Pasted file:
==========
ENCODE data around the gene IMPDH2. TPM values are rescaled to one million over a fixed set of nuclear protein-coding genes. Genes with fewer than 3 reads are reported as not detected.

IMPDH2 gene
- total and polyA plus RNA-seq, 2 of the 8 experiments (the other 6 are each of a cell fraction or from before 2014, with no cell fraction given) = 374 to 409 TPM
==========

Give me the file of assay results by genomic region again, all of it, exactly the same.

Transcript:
ENCODE data around the gene IMPDH2. TPM values are rescaled to one million over a fixed set of nuclear protein-coding genes. Genes with fewer than 3 reads are reported as not detected.

IMPDH2 gene
- total and polyA plus RNA-seq, 2 of the 8 experiments (the other 6 are each of a cell fraction or from before 2014, with no cell fraction given) = 374 to 409 TPM